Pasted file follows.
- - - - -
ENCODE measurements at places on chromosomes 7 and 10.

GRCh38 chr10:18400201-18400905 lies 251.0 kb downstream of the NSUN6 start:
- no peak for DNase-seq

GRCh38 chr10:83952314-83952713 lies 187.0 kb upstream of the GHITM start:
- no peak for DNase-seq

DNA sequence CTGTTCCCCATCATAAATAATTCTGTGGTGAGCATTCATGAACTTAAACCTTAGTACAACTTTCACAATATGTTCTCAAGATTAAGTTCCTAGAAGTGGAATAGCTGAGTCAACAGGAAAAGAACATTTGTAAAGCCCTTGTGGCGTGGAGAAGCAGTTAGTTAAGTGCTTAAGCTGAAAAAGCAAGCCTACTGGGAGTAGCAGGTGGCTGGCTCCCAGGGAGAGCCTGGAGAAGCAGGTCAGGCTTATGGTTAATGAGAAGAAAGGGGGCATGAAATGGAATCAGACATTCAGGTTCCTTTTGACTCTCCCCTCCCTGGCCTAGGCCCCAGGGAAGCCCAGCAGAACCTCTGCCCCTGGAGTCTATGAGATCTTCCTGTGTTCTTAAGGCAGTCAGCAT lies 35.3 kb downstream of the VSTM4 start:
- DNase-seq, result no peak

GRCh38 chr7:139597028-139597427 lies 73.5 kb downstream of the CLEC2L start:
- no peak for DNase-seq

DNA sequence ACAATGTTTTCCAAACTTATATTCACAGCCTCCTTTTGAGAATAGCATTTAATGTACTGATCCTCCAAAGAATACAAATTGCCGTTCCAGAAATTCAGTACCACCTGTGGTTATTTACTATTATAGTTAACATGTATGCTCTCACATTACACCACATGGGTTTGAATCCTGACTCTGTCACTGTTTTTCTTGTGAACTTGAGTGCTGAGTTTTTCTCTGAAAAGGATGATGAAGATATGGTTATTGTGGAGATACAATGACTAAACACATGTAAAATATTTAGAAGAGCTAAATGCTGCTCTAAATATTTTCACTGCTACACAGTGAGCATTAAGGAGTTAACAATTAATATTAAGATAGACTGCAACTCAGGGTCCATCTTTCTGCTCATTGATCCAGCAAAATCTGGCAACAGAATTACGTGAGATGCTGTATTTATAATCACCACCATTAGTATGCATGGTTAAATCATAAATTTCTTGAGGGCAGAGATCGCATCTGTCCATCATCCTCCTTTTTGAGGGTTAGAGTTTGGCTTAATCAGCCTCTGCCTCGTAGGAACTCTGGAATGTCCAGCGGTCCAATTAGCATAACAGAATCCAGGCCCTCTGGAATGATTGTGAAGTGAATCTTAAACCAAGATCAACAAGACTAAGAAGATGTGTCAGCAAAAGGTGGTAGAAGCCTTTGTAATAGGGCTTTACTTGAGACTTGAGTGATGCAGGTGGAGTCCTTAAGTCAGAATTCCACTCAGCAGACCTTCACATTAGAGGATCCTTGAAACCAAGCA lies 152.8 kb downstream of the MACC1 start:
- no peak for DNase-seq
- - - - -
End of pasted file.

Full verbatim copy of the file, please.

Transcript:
ENCODE measurements at places on chromosomes 7 and 10.

GRCh38 chr10:18400201-18400905 lies 251.0 kb downstream of the NSUN6 start:
- no peak for DNase-seq

GRCh38 chr10:83952314-83952713 lies 187.0 kb upstream of the GHITM start:
- no peak for DNase-seq

DNA sequence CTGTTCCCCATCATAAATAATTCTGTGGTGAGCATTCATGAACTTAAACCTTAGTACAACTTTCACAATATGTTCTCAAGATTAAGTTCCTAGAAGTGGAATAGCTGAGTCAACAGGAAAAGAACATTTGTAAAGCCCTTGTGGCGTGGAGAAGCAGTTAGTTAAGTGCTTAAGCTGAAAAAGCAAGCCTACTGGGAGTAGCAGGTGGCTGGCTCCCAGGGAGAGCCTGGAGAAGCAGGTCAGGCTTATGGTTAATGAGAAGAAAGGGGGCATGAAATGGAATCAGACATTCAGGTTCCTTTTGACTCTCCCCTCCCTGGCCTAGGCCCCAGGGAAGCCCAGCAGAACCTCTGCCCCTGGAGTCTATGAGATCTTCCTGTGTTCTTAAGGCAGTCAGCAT lies 35.3 kb downstream of the VSTM4 start:
- DNase-seq, result no peak

GRCh38 chr7:139597028-139597427 lies 73.5 kb downstream of the CLEC2L start:
- no peak for DNase-seq

DNA sequence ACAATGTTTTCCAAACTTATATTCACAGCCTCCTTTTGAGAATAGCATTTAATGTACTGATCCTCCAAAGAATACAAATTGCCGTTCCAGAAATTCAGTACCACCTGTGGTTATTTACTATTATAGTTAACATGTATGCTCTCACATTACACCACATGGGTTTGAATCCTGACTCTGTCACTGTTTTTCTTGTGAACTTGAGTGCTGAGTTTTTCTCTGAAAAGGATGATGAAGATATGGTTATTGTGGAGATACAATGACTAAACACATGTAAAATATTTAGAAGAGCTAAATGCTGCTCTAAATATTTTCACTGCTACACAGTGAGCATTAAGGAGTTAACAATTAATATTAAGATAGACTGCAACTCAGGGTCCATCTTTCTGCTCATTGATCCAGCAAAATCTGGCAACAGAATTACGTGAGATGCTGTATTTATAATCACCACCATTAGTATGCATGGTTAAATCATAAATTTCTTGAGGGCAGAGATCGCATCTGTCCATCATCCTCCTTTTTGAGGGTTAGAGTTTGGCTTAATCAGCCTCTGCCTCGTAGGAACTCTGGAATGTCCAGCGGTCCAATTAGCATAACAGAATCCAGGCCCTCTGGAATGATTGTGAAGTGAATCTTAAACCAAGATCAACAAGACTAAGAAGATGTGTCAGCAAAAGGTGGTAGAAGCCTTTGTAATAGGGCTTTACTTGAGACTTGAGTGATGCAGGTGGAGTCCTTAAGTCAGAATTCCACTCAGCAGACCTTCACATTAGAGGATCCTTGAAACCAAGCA lies 152.8 kb downstream of the MACC1 start:
- no peak for DNase-seq